Qatar vs Russia – Match Preview

Qatar vs Russia – Match Preview

Manuel Veth –

Qatar vs Russia will see the 2018 World Cup host take on the 2022 World Cup host in a friendly on Thursday night in Doha’s Al-Sadd Stadium. The friendly was scheduled as part of a cooperation agreement between the two host nations, which was ratified in January.

Stanislav Cherchesov continues his policy of testing the Sbornaya against opponents from various parts of the world. Since Cherchesov took over, Russia has tested against Turkey (0-0), Ghana (1-0), and Costa Rica (3-4).

Qatar vs Russia – Testing for the World Cup

While Turkey was mostly a diplomatic mission intended to demonstrate the new- found diplomatic ties between Vladimir Putin’s and Recep Tayyip Erdogan’s administrations, the friendlies against Ghana and Costa Rica, in particular, fall into the former category. Ghana may actually still qualify for the Confederations Cup in Russia next summer, and Costa Rica nicely simulated a possible matchup against Mexico in next summer’s tournament.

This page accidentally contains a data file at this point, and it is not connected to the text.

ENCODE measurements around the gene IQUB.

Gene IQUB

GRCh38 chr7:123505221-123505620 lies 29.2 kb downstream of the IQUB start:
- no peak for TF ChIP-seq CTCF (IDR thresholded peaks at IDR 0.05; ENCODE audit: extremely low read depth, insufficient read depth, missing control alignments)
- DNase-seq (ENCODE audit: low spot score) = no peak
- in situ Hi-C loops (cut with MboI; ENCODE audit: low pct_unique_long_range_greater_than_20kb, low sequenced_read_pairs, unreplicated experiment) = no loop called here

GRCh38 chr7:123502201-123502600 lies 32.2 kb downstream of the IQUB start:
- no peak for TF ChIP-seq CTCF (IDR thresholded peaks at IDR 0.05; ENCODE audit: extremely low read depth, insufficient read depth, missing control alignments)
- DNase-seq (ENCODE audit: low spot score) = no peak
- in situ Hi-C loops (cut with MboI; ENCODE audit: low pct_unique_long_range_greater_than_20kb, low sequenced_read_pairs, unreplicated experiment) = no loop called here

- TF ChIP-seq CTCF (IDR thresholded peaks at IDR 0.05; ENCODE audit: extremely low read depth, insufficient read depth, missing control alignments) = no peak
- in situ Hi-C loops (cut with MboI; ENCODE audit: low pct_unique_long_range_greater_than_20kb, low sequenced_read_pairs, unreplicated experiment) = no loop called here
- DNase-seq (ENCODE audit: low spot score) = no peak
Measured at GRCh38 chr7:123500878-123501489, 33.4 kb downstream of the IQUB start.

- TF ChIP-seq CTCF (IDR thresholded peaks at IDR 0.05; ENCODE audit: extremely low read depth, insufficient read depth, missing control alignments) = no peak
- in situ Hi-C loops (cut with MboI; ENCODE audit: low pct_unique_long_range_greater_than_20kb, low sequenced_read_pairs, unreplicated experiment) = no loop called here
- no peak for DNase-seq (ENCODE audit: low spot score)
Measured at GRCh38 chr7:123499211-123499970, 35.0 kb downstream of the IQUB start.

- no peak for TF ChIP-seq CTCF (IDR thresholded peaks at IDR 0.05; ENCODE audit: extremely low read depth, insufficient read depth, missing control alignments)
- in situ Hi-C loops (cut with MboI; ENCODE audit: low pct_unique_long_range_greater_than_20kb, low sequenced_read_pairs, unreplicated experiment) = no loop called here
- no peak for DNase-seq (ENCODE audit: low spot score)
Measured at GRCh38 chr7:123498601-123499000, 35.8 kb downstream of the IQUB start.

Australia will be next summer’s Asian representative at the Confederations Cup and, in the light of this, it would be difficult to categorize Qatar as a possible test for the Confed Cup. In fact, the tiny nation has struggled to qualify for the 2018 World Cup thus far, as the Qatari national team is currently fifth in Group A with just three points out of four games, and is six points behind second placed Uzbekistan, and four points behind third placed South Korea—only the first two teams qualify directly, whereas the third placed team will advance to a playoff to determine one team that will play against the fourth placed CONCACAF team.